Information cited via health.clevelandclinic.org
Some people are comfortable with aging gracefully, while others are always scouring the internet for that Holy Grail product or procedure that will keep them fresh-faced forever. If you’re in the fountain of youth camp, the good news is that we’re living in an age where you don’t have to go under the knife to rejuvenate your face or body. Dermal fillers can help smooth out those dips, dimples, lines, and wrinkles while producing natural-looking results.
What the trials have shown so far
Back in December, the FDA reported that two people experienced facial swelling after being vaccinated during Moderna’s phase three trial. One person had a dermal filler placed six months before they were vaccinated. The swelling occurred a day after they received the vaccine. The second had a dermal filler placed two weeks before vaccination and the swelling appeared two days after they were vaccinated.
A third person reported swelling in the lips two days after vaccination. The window of time between their dermal filler placement and vaccination was unknown.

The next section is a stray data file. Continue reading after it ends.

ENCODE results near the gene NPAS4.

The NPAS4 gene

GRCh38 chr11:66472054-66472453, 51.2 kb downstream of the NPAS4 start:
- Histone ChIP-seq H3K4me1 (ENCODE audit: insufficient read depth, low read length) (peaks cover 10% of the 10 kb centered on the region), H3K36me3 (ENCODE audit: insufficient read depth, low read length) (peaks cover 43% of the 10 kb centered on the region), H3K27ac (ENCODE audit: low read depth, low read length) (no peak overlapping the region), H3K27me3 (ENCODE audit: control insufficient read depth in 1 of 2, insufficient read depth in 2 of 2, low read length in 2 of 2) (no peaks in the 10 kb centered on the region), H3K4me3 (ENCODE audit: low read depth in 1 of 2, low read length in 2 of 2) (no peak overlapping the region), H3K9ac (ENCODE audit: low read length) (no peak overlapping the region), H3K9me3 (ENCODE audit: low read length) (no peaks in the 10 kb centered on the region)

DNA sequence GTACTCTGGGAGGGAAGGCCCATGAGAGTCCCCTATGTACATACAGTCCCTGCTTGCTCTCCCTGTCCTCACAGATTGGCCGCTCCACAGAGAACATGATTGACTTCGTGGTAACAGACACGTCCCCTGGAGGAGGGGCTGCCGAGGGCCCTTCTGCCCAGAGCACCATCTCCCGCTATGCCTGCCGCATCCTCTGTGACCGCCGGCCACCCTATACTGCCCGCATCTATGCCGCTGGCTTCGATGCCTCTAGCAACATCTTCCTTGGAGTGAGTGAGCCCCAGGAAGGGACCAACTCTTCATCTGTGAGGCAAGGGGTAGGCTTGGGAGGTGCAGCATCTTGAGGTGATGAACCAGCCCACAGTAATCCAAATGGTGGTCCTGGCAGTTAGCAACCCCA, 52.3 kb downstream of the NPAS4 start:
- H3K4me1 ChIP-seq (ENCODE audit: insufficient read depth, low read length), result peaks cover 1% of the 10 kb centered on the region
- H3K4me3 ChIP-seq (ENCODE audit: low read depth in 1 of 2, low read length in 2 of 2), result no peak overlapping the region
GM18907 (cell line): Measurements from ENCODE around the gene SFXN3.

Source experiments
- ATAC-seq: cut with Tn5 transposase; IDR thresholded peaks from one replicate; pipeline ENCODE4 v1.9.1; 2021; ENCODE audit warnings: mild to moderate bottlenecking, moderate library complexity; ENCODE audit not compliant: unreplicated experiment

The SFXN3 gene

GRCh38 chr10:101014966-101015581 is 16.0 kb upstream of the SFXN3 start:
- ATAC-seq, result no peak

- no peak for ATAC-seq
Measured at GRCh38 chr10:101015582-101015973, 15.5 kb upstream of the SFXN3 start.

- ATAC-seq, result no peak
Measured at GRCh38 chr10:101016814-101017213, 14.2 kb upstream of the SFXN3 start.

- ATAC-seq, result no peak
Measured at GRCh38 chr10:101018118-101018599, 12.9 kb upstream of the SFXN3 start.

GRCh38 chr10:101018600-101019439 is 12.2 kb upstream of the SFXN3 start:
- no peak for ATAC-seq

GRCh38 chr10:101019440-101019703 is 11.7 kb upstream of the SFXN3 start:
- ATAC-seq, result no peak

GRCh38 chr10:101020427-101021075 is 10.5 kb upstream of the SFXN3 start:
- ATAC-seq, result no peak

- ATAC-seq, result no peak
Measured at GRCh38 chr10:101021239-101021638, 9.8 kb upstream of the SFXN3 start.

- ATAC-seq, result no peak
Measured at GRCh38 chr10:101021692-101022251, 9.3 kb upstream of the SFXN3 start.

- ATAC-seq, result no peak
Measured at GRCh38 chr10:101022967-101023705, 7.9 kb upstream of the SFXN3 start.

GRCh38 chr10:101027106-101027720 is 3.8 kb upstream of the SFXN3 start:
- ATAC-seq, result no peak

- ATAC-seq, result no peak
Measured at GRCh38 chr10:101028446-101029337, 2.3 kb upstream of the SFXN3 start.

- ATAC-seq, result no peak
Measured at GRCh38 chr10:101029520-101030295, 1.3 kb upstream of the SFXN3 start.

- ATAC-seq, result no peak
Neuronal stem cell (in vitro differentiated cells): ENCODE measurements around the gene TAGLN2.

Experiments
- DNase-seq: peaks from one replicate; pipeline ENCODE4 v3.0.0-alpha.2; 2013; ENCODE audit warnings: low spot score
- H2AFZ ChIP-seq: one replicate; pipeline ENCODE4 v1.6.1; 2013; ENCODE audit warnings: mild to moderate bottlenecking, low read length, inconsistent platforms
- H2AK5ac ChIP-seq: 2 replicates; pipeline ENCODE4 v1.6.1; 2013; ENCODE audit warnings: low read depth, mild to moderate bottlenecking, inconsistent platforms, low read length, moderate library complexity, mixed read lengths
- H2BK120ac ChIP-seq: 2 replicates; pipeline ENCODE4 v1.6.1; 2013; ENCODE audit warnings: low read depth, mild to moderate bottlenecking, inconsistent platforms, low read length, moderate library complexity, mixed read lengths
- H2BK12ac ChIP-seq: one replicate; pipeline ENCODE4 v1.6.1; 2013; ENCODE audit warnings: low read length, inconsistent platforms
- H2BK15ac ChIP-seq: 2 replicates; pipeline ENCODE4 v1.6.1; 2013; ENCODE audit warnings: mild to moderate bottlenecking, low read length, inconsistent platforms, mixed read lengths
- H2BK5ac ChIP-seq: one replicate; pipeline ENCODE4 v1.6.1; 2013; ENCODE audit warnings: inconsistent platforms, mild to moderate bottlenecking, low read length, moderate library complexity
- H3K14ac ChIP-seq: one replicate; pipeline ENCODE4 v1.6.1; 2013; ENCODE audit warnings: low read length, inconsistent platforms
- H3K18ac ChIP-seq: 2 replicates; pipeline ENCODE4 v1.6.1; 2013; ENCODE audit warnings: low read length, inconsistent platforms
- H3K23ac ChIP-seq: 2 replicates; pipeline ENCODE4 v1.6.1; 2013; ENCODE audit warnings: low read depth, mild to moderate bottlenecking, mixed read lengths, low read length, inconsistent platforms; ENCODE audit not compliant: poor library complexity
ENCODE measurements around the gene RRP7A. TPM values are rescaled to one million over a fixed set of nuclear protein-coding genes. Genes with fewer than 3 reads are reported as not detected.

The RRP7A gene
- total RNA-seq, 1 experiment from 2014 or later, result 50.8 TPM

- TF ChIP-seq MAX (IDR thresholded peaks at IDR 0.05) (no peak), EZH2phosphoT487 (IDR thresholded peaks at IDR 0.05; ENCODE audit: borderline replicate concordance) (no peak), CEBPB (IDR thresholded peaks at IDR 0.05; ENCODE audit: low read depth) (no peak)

Are these reactions out of the ordinary?
This isn’t something new. With flu shots, other bacterial/viral illnesses, vaccines or dental procedures, these are immunologic reactions that are occurring. They’re not allergies. They’re not infections. These are just immunologic reactions where swelling occurs in places where people have or once had fillers.
It’s still safe to get dermal fillers
Considering only three trial participants out of 15,184 people who received at least one dose of Moderna’s mRNA-1273 vaccine experienced dermal filler-related reactions and what she’s seen first-hand, Dr. Khetarpal assures us that it is still very safe to get dermal fillers and they shouldn’t stop anyone from getting a COVID-19 vaccination.
She says a strict rule of thumb for dermatologists is to avoid administering dermal fillers two weeks before or after vaccinations just to be safe. If you’re planning to get plumped up and vaccinated when you can, be sure to discuss this with your dermatologist so they can adjust your treatment plan accordingly.
In the meantime, the American Society for Dermatologic Surgery has encouraged its members to continue their current practices with regards to dermal fillers, including getting thorough medical histories for all patients. They also advise that dermal fillers should only be administered by board-certified physicians who are experts in both the injection of dermal fillers and the management of complications that could arise from them.